New Recommendations for Measles Immunizations

FDA Consumer, April 1990 | Go to article overview

New Recommendations for Measles Immunizations


Concerned about the growing number of measles cases in the United States, the Public Health Service recently recommended that two doses of measles vaccine be given to all children, preferably as combined MMR (measles, mumps, rubella vaccine). Previously, only one dose was recommended routinely. (See "Mumps Makes a Comeback ... And Measles, Too" in the July-August 1989 FDA Consumer.)

While the tally is not yet complete for 1989, about 14,000 measles cases were reported to the federal Centers for Disease Control in the first 48 weeks of the year, compared with the previous post-vaccine era high of 6,282 cases for all of 1986.

The new PHS recommendations specify that in most localities, the first dose of vaccine should be given at 15 months of age and the second one at 4 to 6 years, when the child starts school. However, in counties with more than five cases among preschool-aged children during each of the preceding five years, with recent outbreaks among unvaccinated preschool-aged children, or with large inner-city populations, the first dose should be given at 12 months.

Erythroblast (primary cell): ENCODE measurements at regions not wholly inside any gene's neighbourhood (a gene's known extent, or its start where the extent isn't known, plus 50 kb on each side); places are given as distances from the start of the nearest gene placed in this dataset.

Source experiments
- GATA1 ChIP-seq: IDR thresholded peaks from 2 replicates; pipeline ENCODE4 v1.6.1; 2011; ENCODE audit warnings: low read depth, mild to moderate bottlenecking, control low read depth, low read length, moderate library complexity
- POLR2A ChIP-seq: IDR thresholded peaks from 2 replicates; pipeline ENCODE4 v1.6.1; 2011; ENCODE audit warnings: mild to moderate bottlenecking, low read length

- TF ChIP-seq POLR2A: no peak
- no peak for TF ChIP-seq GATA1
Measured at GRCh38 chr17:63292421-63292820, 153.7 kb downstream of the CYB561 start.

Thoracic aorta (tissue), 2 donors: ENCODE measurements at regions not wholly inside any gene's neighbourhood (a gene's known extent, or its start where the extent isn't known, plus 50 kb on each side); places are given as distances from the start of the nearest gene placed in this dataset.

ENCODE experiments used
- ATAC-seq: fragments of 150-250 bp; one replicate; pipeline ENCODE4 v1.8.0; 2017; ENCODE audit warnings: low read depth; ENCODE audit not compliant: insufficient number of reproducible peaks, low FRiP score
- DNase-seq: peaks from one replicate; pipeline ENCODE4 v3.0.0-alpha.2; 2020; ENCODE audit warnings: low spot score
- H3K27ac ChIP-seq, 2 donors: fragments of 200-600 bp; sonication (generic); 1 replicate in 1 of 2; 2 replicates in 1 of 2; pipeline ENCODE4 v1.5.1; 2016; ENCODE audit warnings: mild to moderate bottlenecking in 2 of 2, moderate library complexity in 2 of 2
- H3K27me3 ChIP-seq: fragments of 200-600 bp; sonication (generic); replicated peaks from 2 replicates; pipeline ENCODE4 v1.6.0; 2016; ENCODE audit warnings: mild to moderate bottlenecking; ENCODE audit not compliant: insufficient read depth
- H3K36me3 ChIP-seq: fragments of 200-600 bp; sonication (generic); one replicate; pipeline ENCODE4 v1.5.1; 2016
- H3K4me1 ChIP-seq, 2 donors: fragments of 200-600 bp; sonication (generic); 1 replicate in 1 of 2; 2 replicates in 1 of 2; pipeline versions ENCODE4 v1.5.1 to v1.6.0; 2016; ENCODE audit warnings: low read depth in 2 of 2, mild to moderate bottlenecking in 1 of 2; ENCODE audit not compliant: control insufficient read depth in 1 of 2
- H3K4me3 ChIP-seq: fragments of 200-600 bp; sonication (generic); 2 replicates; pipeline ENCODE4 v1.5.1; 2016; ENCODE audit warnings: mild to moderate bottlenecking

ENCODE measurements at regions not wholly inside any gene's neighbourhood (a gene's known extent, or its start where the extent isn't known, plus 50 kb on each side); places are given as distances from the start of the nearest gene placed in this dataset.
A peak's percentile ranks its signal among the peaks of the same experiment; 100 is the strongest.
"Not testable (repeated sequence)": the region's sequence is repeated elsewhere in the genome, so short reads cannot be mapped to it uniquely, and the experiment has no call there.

Students entering college and medical personnel with direct patient care who are beginning employment should present documentation of having received two doses of measles vaccine no less than a month apart after their first birthday, or other evidence of immunity. If resources are available, PHS suggests that institutions may want to extend this recommendation to all medical personnel. …

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New Recommendations for Measles Immunizations
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